Thursday, September 2, 2010

Interesting video and an explanation of CG animation

Hi y'all. I found this video and it got me to thinking about special effects and how we perceive them. Even though everyone in the studio audience had undoubtedly seen blockbuster films with eye fooling special effects, they went wild for this performance of a rather simple concept. Don't misunderstand me; what they are doing is extremely difficult. However, something is often more impressive to us when we can understand the effort put into it.

On that note of effort and understanding, the topic of my career goals and current use of time in school often comes up in conversations these days (part of being a college student I suppose). When I mention that I am studying animation and working on BYU animated student films, peoples' eyes immediately light up; even if the person in question doesn't know the great track record of BYU's animation department, they at least like animation (who hasn't seen Toy Story and loved it?). They then try to ask about (and grasp) what it is I do in the whole film-making process. Once I begin dropping technical (and sometimes not so technical) terms and concepts about what it is that I contribute to the overall process, the sparkle in most people's eyes fades and is quickly replaced by a look of utter confusion. The reality is that most people do not fully understand what exactly is involved in the process of computer animation in general and in making a collaborative film in specific.

For instance, a full length feature film from Pixar takes about 5 years to make, from absolute start to finish, with a crew of about 400 people working full time and often overtime. The reason that Pixar can release a film every year or two is because they have multiple films being produced at the same time, all of them at varying points in the production process. They also employ much more than 400 people.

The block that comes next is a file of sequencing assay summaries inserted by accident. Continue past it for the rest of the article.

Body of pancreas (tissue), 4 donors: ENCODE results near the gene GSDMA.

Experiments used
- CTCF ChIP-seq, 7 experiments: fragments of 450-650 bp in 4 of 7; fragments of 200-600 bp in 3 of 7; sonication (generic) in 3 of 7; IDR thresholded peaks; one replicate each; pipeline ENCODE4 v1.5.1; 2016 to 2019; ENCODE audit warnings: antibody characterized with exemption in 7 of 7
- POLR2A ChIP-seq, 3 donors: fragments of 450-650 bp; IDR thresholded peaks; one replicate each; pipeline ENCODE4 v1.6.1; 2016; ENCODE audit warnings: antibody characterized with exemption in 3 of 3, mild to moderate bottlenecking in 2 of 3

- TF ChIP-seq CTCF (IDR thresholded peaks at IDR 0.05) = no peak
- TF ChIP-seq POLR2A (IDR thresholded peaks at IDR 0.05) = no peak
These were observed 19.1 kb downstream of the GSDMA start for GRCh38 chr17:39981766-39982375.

With a BYU short animated film of about a 5 minute length, it takes about 1-2 years with 20-30 students working part-time on the process. For the sake of understanding why this process often takes so long, I will try to explain in the simplest terms possible what computer animation is and isn't.

Before we begin, let's address the term "Computer Animation." Shortly after the release of some of the earliest computer generated animated films (Toy Story being a great example), my father would be asked what he did for a profession. When he replied "animation" people would often retort "Well isn't that all done by computers now?" He would then reply "Well someone is sitting behind those computers." Sometimes the phrase "Computer Animation" misleads people into the thinking that somehow computers do all the work. In reality it ought to be called "computer assisted animation", because, in the end, the computer is simply a tool. To paraphrase one of my professors "If you produced garbage art work to begin with, all the computer will do is chrome plate it." The responsibility of a quality product rests on the shoulders of the artist, not the tools he/she uses.